Ask A MUTHA

Published on August 16th, 2013 | by Mutha Magazine

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Ask A MUTHA: Yr Mother!

MUTHA asked some mothers how becoming a mother has affected their relationship with their own mothers.

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The first thought I have is: “I have always asked her for everything and she has given it. That has not changed.” Though I have become a mother, I am still childish with mine.

The best things my mother gave me were love and forgiveness. I have not given her these back always in equal measure. But, I have (so far) given them limitlessly to my own daughter.

Certainly I have a different appreciation for the challenges my mother faced when I was a child. But also a realization of the divergent ways we approach our role. I live in a culture, both general and local, of over-studying how we parent. My mother did read books on being a mama, I think she read Dr. Spock and she also gave me, while I was pregnant, this amazing late ’70s pregnancy guide with all these real photographs of dyed fetuses at different stages that appear to have come in many cases from abortions (or miscarriages?). God, I wish I had it now to quote. But, I know she just muddled along, like I do too despite the library I’ve acquired on the topic.

My best early memories of her: I am playing, on a rug somewhere, immersed in myself. She is in the background. It is a warm feeling. In my neighborhood, now, there are often more parents on the play equipment than children, following them in fear. I am trying not to do it. Yet, despite the lore of easy going parenting of the old days, that desire to be close and to cushion my child is driven by the same love I know my mother gifted to me. She provided me a sense of the consequence and responsibility of mothering.

My mother used to always say that she didn’t like babies. Babies were boring. That she liked children when they started to talk back to you. She was a schoolteacher, though she wanted to be a journalist. That is still what she says, now retired and a grandmother. She had a storied 30 plus year teaching career with students who were inspired to become teachers, who stopped me in college when they heard my name, or come to her out of the Facebook swarm to thank her. But I’ve heard her still say she was a teacher, but she wanted to be a journalist.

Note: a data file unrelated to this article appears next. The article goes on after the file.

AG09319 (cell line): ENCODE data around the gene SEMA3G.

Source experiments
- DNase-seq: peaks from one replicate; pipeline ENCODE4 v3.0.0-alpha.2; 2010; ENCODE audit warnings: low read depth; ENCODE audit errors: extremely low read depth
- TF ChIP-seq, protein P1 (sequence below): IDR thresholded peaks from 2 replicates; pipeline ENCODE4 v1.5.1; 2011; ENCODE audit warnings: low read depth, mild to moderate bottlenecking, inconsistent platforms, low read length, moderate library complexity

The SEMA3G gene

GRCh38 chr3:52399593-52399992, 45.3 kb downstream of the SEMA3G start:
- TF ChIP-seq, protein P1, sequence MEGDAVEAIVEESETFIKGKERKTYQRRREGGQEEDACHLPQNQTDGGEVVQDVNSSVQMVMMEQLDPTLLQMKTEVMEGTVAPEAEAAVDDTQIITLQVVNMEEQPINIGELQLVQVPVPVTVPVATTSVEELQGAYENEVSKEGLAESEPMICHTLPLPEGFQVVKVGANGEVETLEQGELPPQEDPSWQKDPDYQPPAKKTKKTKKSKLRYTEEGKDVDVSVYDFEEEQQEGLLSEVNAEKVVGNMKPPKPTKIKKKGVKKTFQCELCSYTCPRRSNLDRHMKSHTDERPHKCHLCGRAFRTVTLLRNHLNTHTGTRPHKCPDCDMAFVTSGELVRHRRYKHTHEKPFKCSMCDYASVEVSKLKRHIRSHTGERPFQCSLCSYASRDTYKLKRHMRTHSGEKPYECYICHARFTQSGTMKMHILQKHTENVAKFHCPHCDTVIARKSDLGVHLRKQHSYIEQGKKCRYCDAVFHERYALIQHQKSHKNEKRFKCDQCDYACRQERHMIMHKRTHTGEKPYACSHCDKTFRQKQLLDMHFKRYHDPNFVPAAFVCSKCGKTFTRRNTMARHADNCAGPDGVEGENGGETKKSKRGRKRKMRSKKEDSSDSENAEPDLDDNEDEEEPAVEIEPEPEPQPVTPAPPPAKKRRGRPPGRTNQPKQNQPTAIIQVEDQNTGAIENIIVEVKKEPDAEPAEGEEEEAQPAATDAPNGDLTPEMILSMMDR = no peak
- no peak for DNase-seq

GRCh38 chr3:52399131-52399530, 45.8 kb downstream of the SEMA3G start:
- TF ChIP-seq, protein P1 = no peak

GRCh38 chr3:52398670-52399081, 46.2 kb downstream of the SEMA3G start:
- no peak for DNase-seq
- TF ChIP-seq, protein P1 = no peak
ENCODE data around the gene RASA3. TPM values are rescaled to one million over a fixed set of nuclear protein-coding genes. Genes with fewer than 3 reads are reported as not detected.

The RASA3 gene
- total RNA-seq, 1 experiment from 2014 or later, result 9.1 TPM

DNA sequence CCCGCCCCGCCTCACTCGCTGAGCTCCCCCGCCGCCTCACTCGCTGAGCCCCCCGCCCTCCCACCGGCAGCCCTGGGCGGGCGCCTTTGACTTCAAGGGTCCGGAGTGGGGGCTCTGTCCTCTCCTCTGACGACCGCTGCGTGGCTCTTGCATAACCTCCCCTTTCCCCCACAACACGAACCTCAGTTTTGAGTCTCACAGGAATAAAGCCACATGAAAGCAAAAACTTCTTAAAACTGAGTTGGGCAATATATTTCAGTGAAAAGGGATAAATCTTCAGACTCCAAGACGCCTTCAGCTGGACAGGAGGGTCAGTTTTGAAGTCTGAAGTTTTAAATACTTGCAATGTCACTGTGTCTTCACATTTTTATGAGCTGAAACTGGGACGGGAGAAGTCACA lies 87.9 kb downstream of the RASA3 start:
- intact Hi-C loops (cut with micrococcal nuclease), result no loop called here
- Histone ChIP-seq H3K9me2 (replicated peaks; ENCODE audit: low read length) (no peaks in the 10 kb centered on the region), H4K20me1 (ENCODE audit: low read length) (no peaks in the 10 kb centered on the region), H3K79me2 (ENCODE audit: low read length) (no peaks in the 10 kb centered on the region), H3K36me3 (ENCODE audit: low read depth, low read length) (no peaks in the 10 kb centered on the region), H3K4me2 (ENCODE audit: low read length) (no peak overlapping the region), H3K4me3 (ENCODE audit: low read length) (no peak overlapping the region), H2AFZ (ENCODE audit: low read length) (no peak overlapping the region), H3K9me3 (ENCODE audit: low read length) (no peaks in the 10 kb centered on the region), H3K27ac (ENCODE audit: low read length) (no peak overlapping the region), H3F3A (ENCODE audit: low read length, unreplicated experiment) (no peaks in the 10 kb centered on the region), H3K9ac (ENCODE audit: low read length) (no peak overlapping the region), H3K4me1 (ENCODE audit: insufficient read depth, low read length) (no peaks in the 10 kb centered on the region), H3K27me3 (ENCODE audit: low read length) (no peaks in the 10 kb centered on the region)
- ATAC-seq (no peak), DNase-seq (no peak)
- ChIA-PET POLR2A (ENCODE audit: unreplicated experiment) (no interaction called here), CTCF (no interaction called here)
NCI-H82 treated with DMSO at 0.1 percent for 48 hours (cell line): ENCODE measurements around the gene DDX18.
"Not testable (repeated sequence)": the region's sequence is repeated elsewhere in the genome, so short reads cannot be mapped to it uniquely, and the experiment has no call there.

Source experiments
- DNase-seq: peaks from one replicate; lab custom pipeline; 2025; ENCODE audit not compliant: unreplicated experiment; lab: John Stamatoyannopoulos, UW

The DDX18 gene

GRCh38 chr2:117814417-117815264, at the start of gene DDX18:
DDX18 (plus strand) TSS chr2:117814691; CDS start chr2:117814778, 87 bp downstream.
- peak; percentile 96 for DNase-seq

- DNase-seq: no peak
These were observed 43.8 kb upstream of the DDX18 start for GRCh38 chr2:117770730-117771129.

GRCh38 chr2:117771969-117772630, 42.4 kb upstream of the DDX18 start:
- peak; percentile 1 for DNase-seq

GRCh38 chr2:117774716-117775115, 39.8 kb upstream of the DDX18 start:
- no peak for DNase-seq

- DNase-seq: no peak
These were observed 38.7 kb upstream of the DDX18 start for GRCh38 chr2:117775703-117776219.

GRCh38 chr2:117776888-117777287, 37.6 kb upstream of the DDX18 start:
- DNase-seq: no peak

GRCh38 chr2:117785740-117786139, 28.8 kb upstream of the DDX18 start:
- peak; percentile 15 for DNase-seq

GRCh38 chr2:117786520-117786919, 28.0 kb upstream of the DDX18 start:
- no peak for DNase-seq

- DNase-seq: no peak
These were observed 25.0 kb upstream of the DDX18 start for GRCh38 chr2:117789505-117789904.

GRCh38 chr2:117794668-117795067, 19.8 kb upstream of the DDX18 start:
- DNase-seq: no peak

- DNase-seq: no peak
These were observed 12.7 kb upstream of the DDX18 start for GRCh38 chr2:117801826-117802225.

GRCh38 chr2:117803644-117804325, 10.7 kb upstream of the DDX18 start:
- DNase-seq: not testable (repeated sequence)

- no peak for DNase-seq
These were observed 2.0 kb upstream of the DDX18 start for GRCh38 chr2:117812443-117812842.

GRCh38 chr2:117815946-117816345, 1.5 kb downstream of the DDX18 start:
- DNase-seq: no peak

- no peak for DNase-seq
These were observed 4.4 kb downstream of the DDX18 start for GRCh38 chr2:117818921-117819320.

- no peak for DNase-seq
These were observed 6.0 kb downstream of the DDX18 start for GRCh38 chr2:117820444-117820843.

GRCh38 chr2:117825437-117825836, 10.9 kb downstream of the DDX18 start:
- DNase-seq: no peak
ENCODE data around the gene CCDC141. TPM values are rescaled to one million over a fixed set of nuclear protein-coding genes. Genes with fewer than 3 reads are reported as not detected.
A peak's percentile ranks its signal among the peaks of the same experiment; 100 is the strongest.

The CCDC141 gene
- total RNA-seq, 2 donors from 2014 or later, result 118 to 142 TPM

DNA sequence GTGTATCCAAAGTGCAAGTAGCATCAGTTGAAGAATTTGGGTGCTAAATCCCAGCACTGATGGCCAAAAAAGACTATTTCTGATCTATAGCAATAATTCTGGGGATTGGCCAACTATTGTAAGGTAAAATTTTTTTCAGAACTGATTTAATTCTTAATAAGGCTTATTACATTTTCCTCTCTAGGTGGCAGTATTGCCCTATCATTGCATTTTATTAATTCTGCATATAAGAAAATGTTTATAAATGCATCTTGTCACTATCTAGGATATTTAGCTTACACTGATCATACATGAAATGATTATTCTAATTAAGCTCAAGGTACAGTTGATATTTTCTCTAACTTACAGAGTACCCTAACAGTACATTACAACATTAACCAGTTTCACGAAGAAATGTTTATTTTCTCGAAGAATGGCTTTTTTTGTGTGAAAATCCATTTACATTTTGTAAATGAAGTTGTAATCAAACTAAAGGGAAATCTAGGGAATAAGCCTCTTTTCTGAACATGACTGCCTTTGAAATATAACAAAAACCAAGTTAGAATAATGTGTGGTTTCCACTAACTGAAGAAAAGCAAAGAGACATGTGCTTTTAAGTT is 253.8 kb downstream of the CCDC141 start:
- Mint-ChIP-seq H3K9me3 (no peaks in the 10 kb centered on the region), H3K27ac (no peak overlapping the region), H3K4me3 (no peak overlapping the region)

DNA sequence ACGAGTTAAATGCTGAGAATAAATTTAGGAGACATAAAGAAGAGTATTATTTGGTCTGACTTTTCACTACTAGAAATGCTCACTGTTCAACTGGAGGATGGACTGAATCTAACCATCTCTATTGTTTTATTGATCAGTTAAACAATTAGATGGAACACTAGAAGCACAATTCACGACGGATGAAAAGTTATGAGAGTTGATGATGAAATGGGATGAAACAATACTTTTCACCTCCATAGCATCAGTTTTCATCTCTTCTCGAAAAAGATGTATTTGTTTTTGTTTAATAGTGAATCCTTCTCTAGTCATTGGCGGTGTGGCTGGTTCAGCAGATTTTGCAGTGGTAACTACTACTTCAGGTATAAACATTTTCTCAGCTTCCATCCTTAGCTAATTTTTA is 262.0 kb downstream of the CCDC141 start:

I’ve inherited her habits of regret. Though her ambition was thwarted long before I was born. A D&C helped to get her pregnant at the “older” age of 29.  I never felt it held over me. Maybe it should have been. – MEG LEMKE

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The thing that blew me away the most was how effortless my mom made being a mom seem. She never let me or my brothers in on any of her struggles. I feel like it’s obvious to my son that I’m figuring this shit out as I go along. I’ve always thought of my mom as being an amazing mom, but what I discovered is just what a real natural she was/is. – BETH LISICK

There’s sort of a paradox when I think of how my relationship with my own mother changed after I became a mother myself. On the one hand, I felt no less than stunned that my mother had done all of the things for me that I was doing for my child.  In the early days, when my daughter was a newborn and I was up until every hour imaginable, I would think of my mother all those years ago, alone, like me.  Bleary, bone tired, ragged, un-showered, rocking our daughters even though they were asleep because it’s impossible to stop no matter how tired you are or what hour it is, knowing that you should just go to sleep while you can. Across 35 years my mother and I were together, the same.  In many ways it dazzled me.  I’ve never thought of my mother as heroic or as a supermom but across those years in the middle of the night I would ask myself “how did she do it?”.  She was younger than I was, only 23.  She had no therapist, no college degree, no liberal progressive family or friends and worst of all, no internet.  And even though I had all that plus my trademark resourcefulness, I was still in awe that she pulled it off with not just one, but two babies born two years apart.